Archive for the 'Other' Category

May 02 2011

For most Arabs, bin Laden and his views are long-dead

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If al-Qaeda followers turn to Yemen to pursue the work of Osama bin Laden’s network, they will be in for a surprise. The people of Yemen, like most of the Arab world, have long since divorced themselves from bin Laden and his ideology, as they are showing in the youth-led Arab uprising. For the past few months, hundreds of thousands of Yemenis — young and old, men and women — have been carrying out a nonviolent revolt with sit-ins, demonstrations and civil disobedience. Although the ruling party and its proxies have done everything they can to induce Yemenis to take up arms, the demonstrators have shown resilience, discipline and a determination to keep protests peaceful. Continue Reading »

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Feb 02 2011

Connected Arab youths

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By Daoud Kuttab
To understand what is happening in the Arab world today one needs to know only two things: that the majority of Arabs are young and for the most part connected to the net, and that despite the fear mongerers in the West, these connected Arab youths are secular although not totally opposed to the need for all individuals and groups, including the Muslim Brotherhood, to be represented in any future power-sharing government. Continue Reading »

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Dec 05 2010

Will We See WikiLeaks in Arabic Soon?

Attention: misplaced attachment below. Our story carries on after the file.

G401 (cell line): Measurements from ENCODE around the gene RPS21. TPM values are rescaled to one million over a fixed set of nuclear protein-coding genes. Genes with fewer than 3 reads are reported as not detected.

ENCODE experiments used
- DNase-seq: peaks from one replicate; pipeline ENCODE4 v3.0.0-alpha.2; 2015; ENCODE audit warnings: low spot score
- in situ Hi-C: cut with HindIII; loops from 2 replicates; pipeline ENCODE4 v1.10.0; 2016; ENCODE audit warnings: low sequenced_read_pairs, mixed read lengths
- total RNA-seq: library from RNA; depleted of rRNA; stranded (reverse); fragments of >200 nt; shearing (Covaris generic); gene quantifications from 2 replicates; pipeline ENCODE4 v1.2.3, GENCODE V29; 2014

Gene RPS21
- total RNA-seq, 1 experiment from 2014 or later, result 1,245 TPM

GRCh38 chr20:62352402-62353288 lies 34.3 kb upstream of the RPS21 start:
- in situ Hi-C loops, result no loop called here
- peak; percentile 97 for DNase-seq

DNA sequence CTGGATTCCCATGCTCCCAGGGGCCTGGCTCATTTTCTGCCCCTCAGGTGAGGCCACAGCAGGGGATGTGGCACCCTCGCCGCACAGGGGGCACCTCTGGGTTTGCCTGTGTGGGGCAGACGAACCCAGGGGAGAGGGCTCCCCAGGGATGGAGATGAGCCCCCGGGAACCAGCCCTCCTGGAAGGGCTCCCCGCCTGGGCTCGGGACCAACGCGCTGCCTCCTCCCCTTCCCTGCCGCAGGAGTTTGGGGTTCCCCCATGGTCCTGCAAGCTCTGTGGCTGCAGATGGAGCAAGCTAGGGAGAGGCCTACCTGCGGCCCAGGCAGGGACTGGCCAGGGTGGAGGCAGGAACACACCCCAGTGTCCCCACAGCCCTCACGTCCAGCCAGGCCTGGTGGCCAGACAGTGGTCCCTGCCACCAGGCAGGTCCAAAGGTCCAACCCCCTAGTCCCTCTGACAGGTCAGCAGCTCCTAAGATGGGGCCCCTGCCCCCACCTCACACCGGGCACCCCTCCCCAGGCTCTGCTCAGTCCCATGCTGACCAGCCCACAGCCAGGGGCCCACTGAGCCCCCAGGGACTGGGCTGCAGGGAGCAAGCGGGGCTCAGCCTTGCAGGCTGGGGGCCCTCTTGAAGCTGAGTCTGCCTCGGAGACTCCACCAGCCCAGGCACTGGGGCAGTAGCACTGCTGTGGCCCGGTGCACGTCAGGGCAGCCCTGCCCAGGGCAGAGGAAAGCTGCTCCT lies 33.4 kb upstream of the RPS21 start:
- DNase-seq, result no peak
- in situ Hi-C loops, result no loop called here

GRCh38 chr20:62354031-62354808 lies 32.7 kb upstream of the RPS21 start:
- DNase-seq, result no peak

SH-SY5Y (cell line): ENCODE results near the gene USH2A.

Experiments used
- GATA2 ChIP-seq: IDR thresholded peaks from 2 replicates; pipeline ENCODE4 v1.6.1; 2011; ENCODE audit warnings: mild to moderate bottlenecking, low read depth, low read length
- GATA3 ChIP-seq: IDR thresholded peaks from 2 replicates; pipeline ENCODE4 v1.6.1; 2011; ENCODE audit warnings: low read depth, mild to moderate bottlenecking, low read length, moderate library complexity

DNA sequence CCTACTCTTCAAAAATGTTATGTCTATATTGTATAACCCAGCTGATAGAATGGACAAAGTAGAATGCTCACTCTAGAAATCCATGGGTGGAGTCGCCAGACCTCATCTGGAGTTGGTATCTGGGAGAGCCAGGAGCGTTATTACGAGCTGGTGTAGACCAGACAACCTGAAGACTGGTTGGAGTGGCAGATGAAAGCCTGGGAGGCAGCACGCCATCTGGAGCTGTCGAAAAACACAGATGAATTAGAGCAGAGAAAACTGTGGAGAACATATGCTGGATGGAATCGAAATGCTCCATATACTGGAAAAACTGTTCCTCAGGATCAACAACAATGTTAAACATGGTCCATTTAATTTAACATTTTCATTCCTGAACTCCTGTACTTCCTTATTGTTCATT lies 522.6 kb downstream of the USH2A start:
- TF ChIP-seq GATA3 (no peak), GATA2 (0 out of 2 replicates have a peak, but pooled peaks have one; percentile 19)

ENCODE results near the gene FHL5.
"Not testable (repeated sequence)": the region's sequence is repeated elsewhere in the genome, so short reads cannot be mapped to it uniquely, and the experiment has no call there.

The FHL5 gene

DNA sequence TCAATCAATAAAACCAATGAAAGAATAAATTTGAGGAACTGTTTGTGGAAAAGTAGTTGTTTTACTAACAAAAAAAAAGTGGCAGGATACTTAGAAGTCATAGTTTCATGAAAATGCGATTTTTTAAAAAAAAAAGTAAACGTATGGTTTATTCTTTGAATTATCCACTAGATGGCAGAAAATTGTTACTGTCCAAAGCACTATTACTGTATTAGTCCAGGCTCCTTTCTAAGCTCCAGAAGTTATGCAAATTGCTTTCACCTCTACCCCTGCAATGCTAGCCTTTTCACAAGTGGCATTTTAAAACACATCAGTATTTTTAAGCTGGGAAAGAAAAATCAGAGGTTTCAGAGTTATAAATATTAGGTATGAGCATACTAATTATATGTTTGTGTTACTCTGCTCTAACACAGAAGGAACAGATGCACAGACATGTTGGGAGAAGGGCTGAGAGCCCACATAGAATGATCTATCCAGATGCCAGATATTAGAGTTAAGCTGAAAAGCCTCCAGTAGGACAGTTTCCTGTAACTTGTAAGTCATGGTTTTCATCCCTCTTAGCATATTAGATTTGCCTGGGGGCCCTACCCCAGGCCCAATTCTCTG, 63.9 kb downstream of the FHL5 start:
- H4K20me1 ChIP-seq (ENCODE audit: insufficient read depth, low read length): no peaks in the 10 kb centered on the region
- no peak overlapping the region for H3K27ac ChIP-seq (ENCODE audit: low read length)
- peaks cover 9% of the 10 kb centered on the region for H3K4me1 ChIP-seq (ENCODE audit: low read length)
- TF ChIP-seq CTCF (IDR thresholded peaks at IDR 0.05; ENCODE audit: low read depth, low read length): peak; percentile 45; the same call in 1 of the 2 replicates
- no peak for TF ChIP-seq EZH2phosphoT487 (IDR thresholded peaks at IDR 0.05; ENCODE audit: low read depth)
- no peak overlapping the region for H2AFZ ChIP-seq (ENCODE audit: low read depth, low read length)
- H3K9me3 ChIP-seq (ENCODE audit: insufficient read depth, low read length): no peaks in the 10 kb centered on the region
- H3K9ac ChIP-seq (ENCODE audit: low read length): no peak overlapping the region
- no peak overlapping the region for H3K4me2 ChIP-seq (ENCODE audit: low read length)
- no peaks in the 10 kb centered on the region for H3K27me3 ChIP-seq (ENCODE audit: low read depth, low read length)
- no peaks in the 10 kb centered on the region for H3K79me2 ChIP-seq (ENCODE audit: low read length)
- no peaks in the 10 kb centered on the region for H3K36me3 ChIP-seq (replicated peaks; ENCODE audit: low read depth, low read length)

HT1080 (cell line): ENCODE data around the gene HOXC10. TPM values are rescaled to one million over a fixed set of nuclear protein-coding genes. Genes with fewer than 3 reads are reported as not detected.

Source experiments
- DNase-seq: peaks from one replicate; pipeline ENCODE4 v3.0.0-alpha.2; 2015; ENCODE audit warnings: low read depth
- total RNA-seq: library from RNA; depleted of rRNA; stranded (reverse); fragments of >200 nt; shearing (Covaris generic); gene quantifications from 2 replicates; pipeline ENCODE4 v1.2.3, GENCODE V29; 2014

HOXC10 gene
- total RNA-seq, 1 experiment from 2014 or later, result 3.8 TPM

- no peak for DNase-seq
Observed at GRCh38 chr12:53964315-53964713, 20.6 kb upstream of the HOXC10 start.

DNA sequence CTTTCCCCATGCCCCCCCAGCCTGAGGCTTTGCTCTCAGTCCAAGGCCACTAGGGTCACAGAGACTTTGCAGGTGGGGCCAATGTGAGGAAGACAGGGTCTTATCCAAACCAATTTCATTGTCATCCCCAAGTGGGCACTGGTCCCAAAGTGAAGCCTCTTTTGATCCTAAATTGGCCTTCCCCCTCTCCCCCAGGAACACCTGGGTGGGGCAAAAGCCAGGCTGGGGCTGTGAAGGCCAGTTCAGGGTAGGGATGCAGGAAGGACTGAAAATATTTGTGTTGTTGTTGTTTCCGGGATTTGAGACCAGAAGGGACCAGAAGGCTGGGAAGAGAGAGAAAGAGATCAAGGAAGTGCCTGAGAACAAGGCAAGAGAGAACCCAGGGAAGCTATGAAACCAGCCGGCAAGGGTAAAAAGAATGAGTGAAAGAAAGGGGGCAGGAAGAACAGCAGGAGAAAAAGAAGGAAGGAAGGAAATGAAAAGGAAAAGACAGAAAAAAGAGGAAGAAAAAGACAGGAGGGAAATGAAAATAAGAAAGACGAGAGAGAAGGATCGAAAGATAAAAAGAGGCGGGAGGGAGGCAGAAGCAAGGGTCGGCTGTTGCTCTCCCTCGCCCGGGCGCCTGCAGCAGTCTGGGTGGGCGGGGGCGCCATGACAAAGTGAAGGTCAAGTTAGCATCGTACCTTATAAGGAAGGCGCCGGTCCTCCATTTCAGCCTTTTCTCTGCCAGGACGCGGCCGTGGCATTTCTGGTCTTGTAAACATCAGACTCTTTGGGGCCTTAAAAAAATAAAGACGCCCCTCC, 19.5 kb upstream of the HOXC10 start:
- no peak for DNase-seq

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Nearly seven years ago, I met Danish journalist and freedom of media defender Jesper Hojberg in Amman Jordan and mentioned that we needed help in the Arab region with investigative journalism. Before long, Hojberg and his International Media Institute were able to help us translate this dream into a project that this week brought the largest gathering of Arab and international investigative reporters, experts, university professors and donors in Amman. Continue Reading »

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Jul 15 2010

Are We Approaching a Major Conflict for Millions of Arab Youths?

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(This was published in July 15th, 2010)

By Daoud Kuttab

Arab civil society leaders gathered on the shores of the Dead Sea were quite sure about the future of Arab youth. Leaders from Lebanon, Egypt, Yemen, Palestine (both West Bank and Gaza) and Jordan were invited by Naseej (“weaving” in Arabic), a five-year community development initiative launched in 2005 by Save the Children with funding from the Ford Foundation. Continue Reading »

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Mar 13 2010

All that is needed at this time is public Arab support

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For all the theatrics and histrionics within the Arab League’s Cairo headquarters, Arab governments are unlikely to have any influence on Palestinian-Israeli negotiations.

Like all regional organizations, the League of Arab States is inefficient as a collective body, and individual countries such as Saudi Arabia or Egypt wield more power than the 22-member league. In spite of this, or perhaps because of it, the Palestinian cause remains the most discussed topic in the League.
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Feb 16 2010

Filippo Grandi, a new commissioner intent on defending the rights and living conditions of Palestinian refugees

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Filippo Grandi was clearly prepared for his new mission. Defending and preserving the rights and interests of Palestinian refugees. As deputy commissioner, the Italian born Grandi was very much versed in the workings of the UN, familiar with his international and local staffs, understood the politics and politicians of the Middle East and knew exactly about the financial health of this international agency.

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Sep 25 2009

My letter to NYTimes editor

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Israel and the Gaza War

Published: September 24, 2009

To the Editor:

Re “The Gaza Report’s Wasted Opportunity,” by David Landau (Op-Ed, Sept. 20):